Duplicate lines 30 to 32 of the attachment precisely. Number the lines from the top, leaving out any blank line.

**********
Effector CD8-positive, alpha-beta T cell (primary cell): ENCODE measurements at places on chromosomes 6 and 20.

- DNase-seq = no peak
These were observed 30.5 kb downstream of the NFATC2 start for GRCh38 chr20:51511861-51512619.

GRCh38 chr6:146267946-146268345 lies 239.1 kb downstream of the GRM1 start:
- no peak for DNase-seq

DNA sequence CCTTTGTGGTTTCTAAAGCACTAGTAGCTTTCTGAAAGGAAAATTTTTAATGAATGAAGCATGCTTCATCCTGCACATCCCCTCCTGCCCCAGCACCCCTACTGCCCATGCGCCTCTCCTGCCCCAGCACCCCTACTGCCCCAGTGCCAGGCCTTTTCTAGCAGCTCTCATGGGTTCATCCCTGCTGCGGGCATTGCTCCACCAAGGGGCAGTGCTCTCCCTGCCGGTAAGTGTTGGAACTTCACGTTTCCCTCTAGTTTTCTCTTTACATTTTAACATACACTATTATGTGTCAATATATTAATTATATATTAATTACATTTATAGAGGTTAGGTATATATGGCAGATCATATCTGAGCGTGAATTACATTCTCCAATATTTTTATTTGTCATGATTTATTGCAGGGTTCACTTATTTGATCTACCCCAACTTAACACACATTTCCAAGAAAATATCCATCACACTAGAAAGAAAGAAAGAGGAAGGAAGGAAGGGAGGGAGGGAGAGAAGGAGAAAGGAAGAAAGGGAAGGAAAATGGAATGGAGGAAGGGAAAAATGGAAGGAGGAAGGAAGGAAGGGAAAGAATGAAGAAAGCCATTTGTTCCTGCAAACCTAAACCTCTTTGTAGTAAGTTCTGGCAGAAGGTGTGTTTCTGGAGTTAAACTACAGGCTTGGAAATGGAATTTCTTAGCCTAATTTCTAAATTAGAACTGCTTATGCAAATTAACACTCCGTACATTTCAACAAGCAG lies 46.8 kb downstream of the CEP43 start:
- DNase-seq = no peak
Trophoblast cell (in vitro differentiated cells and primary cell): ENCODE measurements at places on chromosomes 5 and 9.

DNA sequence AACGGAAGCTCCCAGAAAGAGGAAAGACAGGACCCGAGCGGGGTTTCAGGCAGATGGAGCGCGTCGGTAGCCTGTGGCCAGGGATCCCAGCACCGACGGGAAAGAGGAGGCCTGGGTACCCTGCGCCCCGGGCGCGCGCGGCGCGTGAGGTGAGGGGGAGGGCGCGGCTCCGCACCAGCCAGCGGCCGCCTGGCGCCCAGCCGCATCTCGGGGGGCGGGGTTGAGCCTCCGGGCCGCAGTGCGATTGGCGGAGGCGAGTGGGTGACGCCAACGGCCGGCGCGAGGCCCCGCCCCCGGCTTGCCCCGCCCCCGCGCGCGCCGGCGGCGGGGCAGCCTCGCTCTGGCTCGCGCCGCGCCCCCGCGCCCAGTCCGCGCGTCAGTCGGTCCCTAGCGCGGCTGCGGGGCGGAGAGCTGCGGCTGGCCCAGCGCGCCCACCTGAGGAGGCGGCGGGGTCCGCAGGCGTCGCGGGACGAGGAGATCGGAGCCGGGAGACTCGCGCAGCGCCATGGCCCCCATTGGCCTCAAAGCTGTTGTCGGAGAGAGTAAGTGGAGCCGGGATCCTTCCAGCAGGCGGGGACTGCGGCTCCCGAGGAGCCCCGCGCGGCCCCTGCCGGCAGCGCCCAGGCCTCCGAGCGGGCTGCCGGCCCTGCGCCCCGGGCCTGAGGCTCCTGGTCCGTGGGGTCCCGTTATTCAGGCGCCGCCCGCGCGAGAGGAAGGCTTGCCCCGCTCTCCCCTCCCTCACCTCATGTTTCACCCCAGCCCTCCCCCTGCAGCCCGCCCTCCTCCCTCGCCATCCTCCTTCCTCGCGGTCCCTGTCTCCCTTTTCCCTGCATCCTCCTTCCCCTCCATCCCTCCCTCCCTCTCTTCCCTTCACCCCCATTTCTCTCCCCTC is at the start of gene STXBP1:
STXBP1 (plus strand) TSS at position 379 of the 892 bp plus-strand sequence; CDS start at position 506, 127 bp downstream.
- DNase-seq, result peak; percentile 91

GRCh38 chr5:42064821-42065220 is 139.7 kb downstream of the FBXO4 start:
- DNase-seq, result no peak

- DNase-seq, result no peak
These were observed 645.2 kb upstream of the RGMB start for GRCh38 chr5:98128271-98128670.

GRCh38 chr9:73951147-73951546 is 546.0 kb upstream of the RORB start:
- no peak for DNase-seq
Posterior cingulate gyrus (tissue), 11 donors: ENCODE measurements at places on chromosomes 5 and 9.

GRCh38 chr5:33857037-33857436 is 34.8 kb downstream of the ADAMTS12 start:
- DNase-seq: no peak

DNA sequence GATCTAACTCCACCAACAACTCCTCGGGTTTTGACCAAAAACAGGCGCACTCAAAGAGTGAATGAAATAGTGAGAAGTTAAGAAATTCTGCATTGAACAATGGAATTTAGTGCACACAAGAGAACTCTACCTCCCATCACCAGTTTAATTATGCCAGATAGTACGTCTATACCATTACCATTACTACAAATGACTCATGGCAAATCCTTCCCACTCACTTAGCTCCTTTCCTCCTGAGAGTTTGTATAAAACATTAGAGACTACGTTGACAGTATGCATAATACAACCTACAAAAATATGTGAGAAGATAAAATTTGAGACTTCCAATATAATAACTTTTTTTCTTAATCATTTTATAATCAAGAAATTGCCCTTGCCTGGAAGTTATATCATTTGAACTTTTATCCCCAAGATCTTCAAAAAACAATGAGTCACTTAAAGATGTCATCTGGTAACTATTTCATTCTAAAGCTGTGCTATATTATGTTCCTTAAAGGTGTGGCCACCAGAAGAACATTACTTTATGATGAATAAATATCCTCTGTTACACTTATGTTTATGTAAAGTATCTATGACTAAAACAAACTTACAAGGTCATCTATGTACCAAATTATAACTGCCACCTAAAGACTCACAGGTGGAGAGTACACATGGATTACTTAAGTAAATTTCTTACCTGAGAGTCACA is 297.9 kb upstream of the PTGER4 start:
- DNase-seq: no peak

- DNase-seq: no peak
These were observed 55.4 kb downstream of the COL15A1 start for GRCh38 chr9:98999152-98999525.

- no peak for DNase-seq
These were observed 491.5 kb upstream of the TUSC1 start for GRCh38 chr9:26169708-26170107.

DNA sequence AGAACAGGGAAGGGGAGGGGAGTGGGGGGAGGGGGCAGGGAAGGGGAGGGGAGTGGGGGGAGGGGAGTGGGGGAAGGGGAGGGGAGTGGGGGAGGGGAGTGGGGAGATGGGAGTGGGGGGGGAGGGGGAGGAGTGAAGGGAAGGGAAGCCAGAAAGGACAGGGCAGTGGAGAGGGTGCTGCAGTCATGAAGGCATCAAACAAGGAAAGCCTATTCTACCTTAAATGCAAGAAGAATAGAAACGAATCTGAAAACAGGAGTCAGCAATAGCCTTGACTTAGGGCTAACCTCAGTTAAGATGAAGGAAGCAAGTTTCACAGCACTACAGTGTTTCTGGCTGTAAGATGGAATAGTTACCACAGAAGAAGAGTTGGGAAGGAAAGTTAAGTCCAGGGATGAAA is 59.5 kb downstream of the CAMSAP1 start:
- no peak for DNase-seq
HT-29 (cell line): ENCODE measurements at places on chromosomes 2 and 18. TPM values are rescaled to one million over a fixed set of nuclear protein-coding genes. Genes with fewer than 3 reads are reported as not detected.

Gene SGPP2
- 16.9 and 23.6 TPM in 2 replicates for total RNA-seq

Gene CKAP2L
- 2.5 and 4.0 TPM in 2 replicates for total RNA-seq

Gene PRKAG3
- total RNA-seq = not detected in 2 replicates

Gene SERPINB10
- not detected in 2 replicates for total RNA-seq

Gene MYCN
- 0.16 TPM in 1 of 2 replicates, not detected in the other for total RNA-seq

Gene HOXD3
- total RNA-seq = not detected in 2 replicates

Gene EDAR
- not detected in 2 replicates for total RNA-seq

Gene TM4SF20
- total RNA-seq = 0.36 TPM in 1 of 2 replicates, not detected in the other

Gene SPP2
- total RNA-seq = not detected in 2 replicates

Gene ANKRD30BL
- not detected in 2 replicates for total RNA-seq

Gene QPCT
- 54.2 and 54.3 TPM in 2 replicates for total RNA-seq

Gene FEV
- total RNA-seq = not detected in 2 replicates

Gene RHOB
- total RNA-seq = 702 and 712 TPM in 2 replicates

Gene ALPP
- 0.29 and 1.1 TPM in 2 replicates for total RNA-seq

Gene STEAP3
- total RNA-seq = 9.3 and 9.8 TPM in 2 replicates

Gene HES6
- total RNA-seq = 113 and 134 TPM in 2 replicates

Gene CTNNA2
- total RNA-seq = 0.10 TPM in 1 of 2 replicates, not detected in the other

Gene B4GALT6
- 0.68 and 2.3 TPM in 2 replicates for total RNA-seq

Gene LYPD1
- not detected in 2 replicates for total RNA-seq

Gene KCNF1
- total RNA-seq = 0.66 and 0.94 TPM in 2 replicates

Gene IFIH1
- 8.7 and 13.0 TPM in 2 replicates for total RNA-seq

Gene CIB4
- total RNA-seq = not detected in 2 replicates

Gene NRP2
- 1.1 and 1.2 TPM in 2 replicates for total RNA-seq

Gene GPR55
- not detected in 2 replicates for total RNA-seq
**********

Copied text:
Gene SGPP2
- 16.9 and 23.6 TPM in 2 replicates for total RNA-seq

Gene CKAP2L